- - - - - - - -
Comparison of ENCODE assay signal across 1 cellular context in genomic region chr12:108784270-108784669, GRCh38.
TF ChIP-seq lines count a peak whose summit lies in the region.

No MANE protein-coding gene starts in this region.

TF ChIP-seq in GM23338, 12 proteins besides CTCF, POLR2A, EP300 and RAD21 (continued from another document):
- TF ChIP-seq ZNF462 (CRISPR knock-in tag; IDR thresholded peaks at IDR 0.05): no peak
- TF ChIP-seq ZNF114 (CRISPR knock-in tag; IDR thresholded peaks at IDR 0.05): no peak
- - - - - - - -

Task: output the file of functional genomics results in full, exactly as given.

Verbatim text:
Comparison of ENCODE assay signal across 1 cellular context in genomic region chr12:108784270-108784669, GRCh38.
TF ChIP-seq lines count a peak whose summit lies in the region.

No MANE protein-coding gene starts in this region.

TF ChIP-seq in GM23338, 12 proteins besides CTCF, POLR2A, EP300 and RAD21 (continued from another document):
- TF ChIP-seq ZNF462 (CRISPR knock-in tag; IDR thresholded peaks at IDR 0.05): no peak
- TF ChIP-seq ZNF114 (CRISPR knock-in tag; IDR thresholded peaks at IDR 0.05): no peak